Freud does ﬂeetingly concede the theoretical possibility of such a utopia, and is closer to Adornoʼs position than Adorno allows. According to Freud, the ego is, after all, an outgrowth of the id, an attempt to achieve the idʼs wishes through a realistic grasp of the world outside it.  Freud is well aware that defence mechanisms may become pathogenic processes, protecting the psyche from irrational demands which force the defences to imprison the ego they are trying to defend. Freud recognizes the problems of rigid egoism, stating that ʻthere is no natural opposition between ego and id; they belong together, and under healthy conditions cannot in practice be distinguished from each other.ʼ 
Moreover, Freudʼs work makes it clear enough that this unity is currently only an unobtainable ideal. For reasons varying from family secrets to a clientʼs class position, psychoanalysis may have little chance of achieving even its modest aim of converting neurotic misery into everyday unhappiness.  In other words, ʻhealthy conditionsʼ do not exist, and psychoanalysis exposes the repressive impact of this lack on children. Freud even provides a forthright condemnation of class exploitation, and essentially concurs with Marxʼs predictions of revolution: ʻIt goes without saying that a civilization which leaves so large a number of its participants unsatisﬁed and drives them into revolt neither has nor deserves the prospect of a lasting existence.ʼ 
Adorno, however, actually attacks Freud just at the point at which historically and materially determined revolt is invoked. Freud, like Marx, recommends looking reality in the eye and shrugging off the drug-like phantasies of religion. He thinks men have little to gain from imagining ʻwide acres in the moon, whose harvest no one has ever yet seenʼ, and that if they concentrated on this life,they will probably succeed in achieving a state of things in which life will become tolerable for everyone and civilization no longer oppressive to anyone.
Then, with one of our fellow-unbelievers [Heine], they will be able to say without regret: ʻWe leave Heaven to the angels and the sparrows.ʼ 
For all its atheism, Adornoʼs heterodox Marxism does not want to give up on heaven32 or the imagination so easily, and he detects in this passage an allegedly authoritarian antipathy towards pleasure and nonconformity which contaminates psychoanalysis (and, one could add, puritanical currents within Marxism). If one is going to generate speculative ideals, that is, then utopia should surely be more than tolerable. Otherwise, even the revolutionary imagination ﬁnds itself duplicating the standards of this world.  Because psychoanalysis shows how the intense needs of childhood are transmuted into utopian conceptions of fulﬁlment and heaven, distorted remnants of hope, we ﬁnd Adorno defending certain elements of both hedonism and theology against Freudʼs ideal of the pragmatically well-adjusted individual:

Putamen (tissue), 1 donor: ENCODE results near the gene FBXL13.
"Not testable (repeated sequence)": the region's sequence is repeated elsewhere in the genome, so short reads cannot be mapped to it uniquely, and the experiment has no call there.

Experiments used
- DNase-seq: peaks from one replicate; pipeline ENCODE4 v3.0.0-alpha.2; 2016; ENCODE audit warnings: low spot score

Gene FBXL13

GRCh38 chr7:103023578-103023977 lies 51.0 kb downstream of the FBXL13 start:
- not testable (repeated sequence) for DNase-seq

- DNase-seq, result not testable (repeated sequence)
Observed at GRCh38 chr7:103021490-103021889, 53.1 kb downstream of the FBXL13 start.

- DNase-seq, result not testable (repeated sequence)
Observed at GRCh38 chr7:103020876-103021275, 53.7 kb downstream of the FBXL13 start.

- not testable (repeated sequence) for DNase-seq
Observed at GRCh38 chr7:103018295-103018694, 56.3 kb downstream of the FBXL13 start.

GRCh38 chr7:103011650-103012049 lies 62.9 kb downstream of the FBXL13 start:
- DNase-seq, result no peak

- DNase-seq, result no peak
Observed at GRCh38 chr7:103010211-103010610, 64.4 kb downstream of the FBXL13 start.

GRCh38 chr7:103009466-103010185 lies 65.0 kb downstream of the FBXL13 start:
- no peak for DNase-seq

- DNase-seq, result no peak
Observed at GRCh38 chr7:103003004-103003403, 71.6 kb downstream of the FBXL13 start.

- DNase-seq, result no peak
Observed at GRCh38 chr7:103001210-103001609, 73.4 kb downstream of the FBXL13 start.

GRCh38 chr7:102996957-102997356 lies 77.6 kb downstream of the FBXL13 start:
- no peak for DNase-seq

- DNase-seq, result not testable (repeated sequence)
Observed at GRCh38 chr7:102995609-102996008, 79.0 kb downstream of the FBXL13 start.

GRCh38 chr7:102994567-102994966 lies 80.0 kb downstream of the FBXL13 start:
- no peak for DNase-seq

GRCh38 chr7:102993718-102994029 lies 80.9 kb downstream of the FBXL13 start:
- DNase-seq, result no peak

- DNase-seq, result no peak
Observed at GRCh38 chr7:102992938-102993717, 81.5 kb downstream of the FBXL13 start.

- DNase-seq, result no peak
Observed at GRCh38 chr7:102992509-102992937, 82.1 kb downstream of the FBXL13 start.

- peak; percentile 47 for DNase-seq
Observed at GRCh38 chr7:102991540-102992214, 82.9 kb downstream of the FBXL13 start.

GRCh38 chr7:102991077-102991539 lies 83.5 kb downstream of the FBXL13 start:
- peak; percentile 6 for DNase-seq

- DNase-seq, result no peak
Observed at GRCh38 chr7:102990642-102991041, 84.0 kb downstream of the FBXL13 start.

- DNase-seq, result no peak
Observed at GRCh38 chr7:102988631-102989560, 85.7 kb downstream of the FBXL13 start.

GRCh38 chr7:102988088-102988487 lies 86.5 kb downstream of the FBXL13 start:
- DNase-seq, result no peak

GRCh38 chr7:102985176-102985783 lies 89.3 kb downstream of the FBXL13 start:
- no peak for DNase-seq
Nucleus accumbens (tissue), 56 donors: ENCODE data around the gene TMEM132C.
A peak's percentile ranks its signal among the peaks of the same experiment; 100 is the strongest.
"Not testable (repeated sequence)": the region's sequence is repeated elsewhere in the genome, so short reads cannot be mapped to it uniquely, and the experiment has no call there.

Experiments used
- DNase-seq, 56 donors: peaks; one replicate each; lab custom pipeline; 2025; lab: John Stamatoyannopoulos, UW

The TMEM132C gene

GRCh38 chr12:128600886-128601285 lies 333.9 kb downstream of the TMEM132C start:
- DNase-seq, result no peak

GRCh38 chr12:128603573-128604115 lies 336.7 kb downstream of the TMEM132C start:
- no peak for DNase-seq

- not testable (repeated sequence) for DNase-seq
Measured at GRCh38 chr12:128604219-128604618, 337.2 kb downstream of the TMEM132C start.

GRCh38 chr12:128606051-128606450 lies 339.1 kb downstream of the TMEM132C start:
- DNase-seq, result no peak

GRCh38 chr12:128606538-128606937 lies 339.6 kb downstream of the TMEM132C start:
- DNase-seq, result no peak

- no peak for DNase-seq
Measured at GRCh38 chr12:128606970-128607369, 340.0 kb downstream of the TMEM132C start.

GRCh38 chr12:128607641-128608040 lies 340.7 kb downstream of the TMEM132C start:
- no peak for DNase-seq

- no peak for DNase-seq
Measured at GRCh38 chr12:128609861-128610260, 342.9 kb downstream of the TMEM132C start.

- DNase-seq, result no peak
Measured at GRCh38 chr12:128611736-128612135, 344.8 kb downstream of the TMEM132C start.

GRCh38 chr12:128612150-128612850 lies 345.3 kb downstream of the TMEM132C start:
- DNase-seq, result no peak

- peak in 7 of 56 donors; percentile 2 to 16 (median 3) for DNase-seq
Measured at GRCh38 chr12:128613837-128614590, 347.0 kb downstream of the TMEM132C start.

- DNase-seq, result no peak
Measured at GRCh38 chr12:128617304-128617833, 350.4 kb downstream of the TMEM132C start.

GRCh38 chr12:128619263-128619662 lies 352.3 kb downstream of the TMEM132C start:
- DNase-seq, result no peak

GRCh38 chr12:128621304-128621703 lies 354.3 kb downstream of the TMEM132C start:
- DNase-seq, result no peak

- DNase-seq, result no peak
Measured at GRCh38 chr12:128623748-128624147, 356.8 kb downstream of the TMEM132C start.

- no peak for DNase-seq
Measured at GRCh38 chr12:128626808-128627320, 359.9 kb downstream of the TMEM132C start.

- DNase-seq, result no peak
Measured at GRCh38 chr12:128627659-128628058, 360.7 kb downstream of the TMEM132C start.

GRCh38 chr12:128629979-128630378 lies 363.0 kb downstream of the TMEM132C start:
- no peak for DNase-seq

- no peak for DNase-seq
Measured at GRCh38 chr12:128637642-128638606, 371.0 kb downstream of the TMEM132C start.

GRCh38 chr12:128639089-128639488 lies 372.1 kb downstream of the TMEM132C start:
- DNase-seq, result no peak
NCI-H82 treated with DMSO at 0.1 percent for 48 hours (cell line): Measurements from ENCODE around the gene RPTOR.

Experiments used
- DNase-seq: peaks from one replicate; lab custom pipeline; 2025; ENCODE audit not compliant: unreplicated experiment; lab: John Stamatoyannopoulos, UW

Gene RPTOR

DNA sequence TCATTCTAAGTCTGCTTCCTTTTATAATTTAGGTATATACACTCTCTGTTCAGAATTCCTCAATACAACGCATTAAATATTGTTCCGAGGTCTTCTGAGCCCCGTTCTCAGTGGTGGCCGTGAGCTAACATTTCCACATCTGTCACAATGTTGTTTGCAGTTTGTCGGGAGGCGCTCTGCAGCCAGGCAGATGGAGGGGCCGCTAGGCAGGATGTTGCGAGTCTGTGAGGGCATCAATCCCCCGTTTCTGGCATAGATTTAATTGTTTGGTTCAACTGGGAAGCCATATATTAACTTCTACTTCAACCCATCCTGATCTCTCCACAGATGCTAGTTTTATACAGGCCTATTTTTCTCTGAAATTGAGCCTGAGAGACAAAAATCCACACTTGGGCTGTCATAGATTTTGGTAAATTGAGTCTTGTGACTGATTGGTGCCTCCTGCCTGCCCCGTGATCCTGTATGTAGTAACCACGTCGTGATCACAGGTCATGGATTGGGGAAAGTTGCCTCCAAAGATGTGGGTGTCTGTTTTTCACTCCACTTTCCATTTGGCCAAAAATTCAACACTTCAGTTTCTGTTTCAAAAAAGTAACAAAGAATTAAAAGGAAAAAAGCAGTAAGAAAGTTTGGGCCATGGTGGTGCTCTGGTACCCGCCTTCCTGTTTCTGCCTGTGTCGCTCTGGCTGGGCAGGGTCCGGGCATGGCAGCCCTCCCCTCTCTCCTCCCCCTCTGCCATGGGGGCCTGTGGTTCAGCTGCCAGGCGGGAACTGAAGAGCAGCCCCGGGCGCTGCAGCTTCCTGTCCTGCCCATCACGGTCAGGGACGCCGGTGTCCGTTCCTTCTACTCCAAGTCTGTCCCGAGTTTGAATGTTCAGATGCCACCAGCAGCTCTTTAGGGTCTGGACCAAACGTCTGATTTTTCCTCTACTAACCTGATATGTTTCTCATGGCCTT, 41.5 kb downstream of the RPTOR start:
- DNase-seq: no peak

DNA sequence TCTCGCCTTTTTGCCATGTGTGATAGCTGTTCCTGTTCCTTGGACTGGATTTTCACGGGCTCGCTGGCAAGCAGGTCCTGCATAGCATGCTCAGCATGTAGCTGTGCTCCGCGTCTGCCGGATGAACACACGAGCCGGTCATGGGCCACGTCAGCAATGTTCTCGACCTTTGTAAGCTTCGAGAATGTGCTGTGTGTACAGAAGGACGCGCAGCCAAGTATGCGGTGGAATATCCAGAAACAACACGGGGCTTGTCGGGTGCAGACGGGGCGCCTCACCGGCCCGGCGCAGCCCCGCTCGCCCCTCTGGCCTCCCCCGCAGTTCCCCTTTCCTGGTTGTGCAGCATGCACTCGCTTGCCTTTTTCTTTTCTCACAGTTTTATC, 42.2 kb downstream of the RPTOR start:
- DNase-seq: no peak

The place in the Future of an Illusion where, with the worthless wisdom of a hard-boiled old gentleman, [Freud] quotes the commercial-travellerʼs dictum about leaving heaven to the angels and the sparrows, should be set beside the passage in the Lectures where he damns in pious horror the perverse practises of pleasure-loving society. Those who feel equal revulsion for pleasure and paradise are indeed best suited to serve as objects: the empty, mechanized quality observable in so many who have undergone successful analysis is to be entered to the account not only of their illness but also of their cure, which dislocates what it liberates. 
As Adorno suggests, one can certainly ﬁnd a condemnation of perversion in the introductory lectures, where Freud talks of ʻthese crazy, eccentric and horrible thingsʼ  and provides his perhaps nervous audience with expressions of his own strictly scientiﬁc interest in these matters. He also maintains a clearly normative attitude, with ﬁrm ideas about the importance of a mature genital sexuality.
But, in the same lectures, the scientiﬁc judgement as to what is perverse or normal is qualiﬁed by the observation that the social classiﬁcation of sexuality varies across history and culture. Careful phrases such as ʻwhat is described as normal sexualityʼ  alert us to the fact that Freud always rejected the easy classiﬁcation of ʻus and themʼ that was, and to a large extent still is, the medical norm. Freud says that when discussing the various forms of sexuality ʻ[i]ndignation, an expression of our personal repugnance and an assurance that we ourselves do not share these lusts will obviously be of no help.ʼ  A strict application of psychoanalytic logic would classify kissing as perverse, alongside coprophilia and masturbation, due to its identical aetiology as a derivation from the infantile sexual stages (an oral, rather than an anal or Oedipal ﬁxation).  Freud keeps the audience on his side by suggesting that in fact, as long as the perverse adult remnants of the infantile instincts are put into the service of genital acts, they can be considered as normal. Although Freud defends the theory that infantile sexuality has to be organized under the sign of reproduction, as well as repressed and sublimated to cement the wider ties of civilized life, he still criticizes the rigid prohibitions which insist ʻthat there shall be a single kind of sexual life for everyoneʼ and which therefore become ʻthe source of serious injusticeʼ.